Book Review : More fiction than fact?

The reasons why there is a big fuss over ‘The Red Sari’, Sonia Gandhi’s fictionalised biography

English version of The Red Sari, Spanish writer Javier Moro’s ‘dramatized biography’ of Congress President Sonia Gandhi, will now be available in Indian bookstores, seven years after it was first published in Spain. The publishing of the book in India was strongly opposed by the Congress then, and the book was published in several languages overseas

According a report by The Telegraph , Sonia Gandhi’s lawyers and aides accused Moro of distorting facts and misinterpreting details in the book. Congress spokesperson Abhishek Manu Singhvi in 2010 had issued a defamation notice to Moro contending that the biography is “full of untruths, half-truths, falsehoods, defamatory statements, completely imaginary and invented conversations with quotation marks and narrations of nonexistent situations in the first person”, a 2010 India Today report states.

The book, which was unofficially banned in India, is finally being published in India by Roli Books. Pramod Kapoor, publisher of Roli Books, told The Telegraph, “I don’t see why anybody should have a problem with the book. I read the book three times. It is a well-researched book, written in a fictionalised style like most biographies in the West are written.” Outlook , in a recent report, published excerpts from the book, one of which reads, ‘Delhi society was conventional and small – it seemed as if everyone knew each other. Most praised Sonia’s beauty, but others alluded to her lack of pedigree: “She’s a nobody” or criticised her way of dressing, “She wants to attract attention.’

Another one reads, ‘Sonia got up, wrapped her robe around her, and went into the living room to answer the phone. Amid all the interference, she recognised the nervous voice of one of her mother-in-law’s secretaries. Now she was certain that it would be very bad news. “Madam… Sanjayji has had an accident…He’s dead.” Sonia’s hair stood on end when she heard that. She was about to shout “No!” loudly, but she stopped herself. She knew they would try to persuade Rajiv to fill the vacuum his brother had left. Sonia knew this would mean the end of their happiness. She was prepared to fight tooth and nail to prevent that from happening.’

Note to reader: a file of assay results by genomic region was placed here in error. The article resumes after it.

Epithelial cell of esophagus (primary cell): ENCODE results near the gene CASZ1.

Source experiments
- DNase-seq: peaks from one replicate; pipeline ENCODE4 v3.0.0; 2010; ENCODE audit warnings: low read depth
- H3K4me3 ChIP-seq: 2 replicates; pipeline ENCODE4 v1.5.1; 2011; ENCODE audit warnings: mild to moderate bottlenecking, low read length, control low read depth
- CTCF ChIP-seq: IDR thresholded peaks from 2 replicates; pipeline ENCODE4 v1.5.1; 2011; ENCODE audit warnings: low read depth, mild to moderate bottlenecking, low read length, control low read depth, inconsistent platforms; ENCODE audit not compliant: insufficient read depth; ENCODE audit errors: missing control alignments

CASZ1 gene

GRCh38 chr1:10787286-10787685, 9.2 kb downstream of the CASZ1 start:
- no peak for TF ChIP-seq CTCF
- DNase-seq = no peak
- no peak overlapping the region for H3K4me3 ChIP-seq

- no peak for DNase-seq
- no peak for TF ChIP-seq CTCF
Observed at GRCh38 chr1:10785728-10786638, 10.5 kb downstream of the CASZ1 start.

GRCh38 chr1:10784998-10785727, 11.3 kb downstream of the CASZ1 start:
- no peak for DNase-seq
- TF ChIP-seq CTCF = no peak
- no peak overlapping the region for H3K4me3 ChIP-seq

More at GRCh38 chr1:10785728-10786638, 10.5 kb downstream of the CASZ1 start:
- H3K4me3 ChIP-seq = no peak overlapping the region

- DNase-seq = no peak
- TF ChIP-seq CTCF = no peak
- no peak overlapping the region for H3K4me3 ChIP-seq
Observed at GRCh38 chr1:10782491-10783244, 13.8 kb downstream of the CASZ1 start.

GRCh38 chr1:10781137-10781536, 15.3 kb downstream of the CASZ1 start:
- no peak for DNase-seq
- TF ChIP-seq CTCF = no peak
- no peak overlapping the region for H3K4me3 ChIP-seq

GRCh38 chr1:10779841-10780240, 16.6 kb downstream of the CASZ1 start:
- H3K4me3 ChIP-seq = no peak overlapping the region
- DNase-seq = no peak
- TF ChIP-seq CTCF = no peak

UK ‘Telegraph’ reported in 2010 that Sonia Gandhi ‘had taken strong exception to her portrayal in ‘The Red Sari’ as a snob who wanted to leave India following her husband’s 1991 assassination. The book also portrays her as a central figure in Indira Gandhi’s 1975 imposition of emergency rule.’

Moro’s book, however, is not sourced on direct information from the Congress President herself or those close to her. “My sources were secondary — books, articles published in the Indian press, etc. The only sources I had were people who had befriended the Gandhis, and Sonia’s neighbours and friends in Italy, Moro told The Tehelka in an interview in 2010.

In the same interview, when asked if his book is a fictionalised biography or non-fiction, Moro replied, “I wanted to write a biography of Sonia Gandhi, but I couldn’t get access to her or her family. I did not invent any characters. I’ve invented dialogue for necessary reasons, but whatever I’ve written should not surprise Indians.”